5 books on zombies
For horror fans who can't bear to watch as defanged vampires and cuddly werewolves make goo-goo eyes over some girl with shiny hair, there's still one monster who resists taming: You will never catch a zombie mooning pretentiously over his true love. Nor are the reanimated likely to be cast in a love triangle with a werewolf with overdeveloped abs. (There's the drooling, and the shambling, and the whole eating intestines thing.) And these undead don't -- praise George Romero -- sparkle. No less an authority than Stephen King has proclaimed that in a quest for world domination between zombies and vampires, zombies win. And this Halloween, there are enough new zombie books to fill a morgue, with the horde invading everywhere from Tokyo and Sweden to Lake Wobegon. (You might not be able to romanticize a zombie, but you sure can parody it.)
1.After his wife is killed in a car accident, David can't imagine that anything worse could happen. Then she opens her eyes. Across Sweden, anyone dead less than two months is waking up and going home, and their families and the government have no idea what to do with the former corpses. Swedish writer John Ajvide Lindqvist is a master philosopher of the horror genre, and in his thoughtful, almost gently written Handling the Undead (Thomas Dunne, $24.99), the evil doesn't come from the recently deceased, but from the living.
2. For those in a less melancholy mood, Night of the Living Trekkies (Quirk; paperback, $14.95) offers plenty of wit with its alien-infested corpses. A "Star Trek" convention has been overrun, and former-soldier-turned-bellhop Jim Pike is the Klingon-weapon-brandishing survivors' only hope. (Turns out the final frontier wasn't as benevolent as Gene Roddenberry had planned.) Authors Kevin David Anderson and Sam Stall know their Enterprise lore. Instead of "Beam me up, Scotty" (an utterance that never came from the mouth of Capt. James T. Kirk), the characters say things like "Bring on the braaaaains! I'd rather deal with the undead than a bunch of Babylon 5 fans." They opine on how the philosophy of "Star Trek" is incompatible with zombies, and they find inspiration in the Kobayashi Maru test, in which Kirk argued that there's no such thing as a no-win situation. But it's not all high-minded: Plenty of conventioneers get eaten, and the authors swipe a couple of gags from "Galaxy Quest" and find a way to incorporate Princess Leia's metal bikini from "Return of the Jedi."
3. Zombie completists need look no further than The Living Dead 2 (Night Shade, $15.99). Editor John Joseph Adams has put together an impressive collection of mostly chilling new work from big names like Kelley Armstrong, Max Brooks, Robert Kirkman and David Wellington, as well as critically acclaimed new entrants Mira Grant ("Feed") and Bob Fingerman ("Pariah"). "The Living Dead 2" has every form of zombie match-up you can imagine: samurai vs. zombies, pirates vs. zombies, the Peace Corps. vs. zombies -- heck, there are even undead dinosaurs.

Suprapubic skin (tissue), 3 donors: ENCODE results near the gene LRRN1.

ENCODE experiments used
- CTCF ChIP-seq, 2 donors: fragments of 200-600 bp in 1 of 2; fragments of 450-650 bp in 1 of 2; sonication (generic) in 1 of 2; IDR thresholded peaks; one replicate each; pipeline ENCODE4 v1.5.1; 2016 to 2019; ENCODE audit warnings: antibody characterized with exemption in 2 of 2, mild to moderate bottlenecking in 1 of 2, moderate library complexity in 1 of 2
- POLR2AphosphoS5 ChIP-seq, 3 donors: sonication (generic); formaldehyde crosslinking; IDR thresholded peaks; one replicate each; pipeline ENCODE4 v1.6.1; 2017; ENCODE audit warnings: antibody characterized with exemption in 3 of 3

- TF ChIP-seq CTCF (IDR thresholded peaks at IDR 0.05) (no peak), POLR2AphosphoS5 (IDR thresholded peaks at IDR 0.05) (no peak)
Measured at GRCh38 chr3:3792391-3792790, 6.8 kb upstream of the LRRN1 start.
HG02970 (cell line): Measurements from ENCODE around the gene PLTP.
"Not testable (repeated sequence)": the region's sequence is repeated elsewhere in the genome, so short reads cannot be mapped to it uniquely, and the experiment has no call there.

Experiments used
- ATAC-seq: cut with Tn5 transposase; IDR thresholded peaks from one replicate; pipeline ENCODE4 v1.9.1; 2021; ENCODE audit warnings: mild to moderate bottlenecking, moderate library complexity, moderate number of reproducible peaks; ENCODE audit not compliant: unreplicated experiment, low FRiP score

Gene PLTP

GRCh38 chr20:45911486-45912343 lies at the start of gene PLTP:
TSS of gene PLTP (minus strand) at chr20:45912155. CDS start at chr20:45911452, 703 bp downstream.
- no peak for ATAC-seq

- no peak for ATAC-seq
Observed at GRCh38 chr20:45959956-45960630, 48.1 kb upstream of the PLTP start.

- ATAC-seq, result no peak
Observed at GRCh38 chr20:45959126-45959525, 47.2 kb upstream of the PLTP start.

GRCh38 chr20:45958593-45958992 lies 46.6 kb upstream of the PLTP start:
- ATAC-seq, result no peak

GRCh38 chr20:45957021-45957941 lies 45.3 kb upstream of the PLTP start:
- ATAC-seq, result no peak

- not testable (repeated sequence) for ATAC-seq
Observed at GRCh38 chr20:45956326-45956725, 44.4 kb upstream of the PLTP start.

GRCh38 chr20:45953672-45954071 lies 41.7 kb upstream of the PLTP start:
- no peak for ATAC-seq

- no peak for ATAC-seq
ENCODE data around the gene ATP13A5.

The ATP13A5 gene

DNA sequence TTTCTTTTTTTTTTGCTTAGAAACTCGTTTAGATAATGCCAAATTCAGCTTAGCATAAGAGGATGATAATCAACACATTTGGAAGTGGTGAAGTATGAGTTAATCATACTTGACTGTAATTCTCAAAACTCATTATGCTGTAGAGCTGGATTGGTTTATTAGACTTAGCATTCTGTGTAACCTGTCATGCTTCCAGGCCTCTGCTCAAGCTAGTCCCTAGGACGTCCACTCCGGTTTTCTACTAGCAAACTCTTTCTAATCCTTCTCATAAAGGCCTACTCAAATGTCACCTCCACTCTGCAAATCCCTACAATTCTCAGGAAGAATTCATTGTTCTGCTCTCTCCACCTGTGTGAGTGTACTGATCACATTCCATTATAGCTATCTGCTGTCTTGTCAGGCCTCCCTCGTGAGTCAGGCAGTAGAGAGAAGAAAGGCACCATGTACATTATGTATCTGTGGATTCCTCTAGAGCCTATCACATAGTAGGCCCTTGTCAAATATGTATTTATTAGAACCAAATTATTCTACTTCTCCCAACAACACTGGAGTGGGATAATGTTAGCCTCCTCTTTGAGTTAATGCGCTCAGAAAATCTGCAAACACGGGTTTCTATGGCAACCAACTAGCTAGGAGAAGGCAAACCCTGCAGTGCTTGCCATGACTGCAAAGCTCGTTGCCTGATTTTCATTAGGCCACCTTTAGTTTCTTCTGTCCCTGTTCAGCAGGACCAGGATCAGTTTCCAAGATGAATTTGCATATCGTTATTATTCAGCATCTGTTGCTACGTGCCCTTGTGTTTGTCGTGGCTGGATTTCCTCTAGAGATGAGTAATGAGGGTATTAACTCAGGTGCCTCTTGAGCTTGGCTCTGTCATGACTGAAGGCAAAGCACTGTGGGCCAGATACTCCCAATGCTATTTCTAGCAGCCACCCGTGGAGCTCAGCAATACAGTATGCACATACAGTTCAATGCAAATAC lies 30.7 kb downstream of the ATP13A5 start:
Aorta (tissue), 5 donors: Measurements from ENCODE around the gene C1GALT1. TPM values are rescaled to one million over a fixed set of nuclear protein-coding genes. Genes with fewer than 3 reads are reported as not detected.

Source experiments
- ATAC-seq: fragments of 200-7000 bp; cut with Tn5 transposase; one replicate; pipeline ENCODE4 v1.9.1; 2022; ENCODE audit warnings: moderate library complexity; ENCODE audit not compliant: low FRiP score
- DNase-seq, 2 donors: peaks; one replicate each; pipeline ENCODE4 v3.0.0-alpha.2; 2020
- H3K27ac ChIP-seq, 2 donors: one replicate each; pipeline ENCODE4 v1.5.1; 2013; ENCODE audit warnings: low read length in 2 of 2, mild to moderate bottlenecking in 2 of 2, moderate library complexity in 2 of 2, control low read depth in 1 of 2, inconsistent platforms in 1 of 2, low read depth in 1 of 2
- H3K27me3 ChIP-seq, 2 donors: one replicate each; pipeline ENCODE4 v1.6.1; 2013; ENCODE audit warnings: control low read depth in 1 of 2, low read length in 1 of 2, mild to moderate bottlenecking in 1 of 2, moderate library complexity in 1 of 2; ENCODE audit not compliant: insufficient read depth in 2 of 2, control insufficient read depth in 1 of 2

4. Since the success of Seth Grahame-Smith's "Pride and Prejudice and Zombies," monsters have been mashed into everything short of "The Very Hungry Caterpillar." So it's no surprise that the undead have invaded Minnesota in The Zombies of Lake Woebegotten (Night Shade; paperback, $14.99), where all the mellowing agents in a Heinz bottling plant won't be enough to save the Norwegian bachelor farmers. (A college student who studied "The Zombie as Metaphor" is no substitute for radio detective Guy Noir, but a military-trained female diner owner offers some hope that lutefisk will one day again reign supreme at church suppers.) Possibly the most horrifying part of this parody is the author's pen name: Harrison Geillor. While I'm not sure how many "Prairie Home Companion" fans are into zombies, or vice versa, it's a fitfully amusing pastiche with one wicked twist: the fine, upstanding serial killer who's outed when all the bodies buried in his cellar attack.
5. Therapy can't help Seattle couple Sarah and Dave, but fighting for survival saves their marriage. Jesse Petersen's not-very-romantic comedy Married With Zombies (Orbit; paperback, $7.99) combines plenty of gore with self-help tips like "Put the small stuff into perspective. It's better to be wrong and alive than right but eating brains." The scene in which Sarah beats up a zombie with a Dr. Phil book and finishes him off with the toilet seat that Dave left up (again!) is pretty funny, but the comedy never reaches the level of "Shaun of the Dead."
Zipp regularly reviews books for the Christian Science Monitor.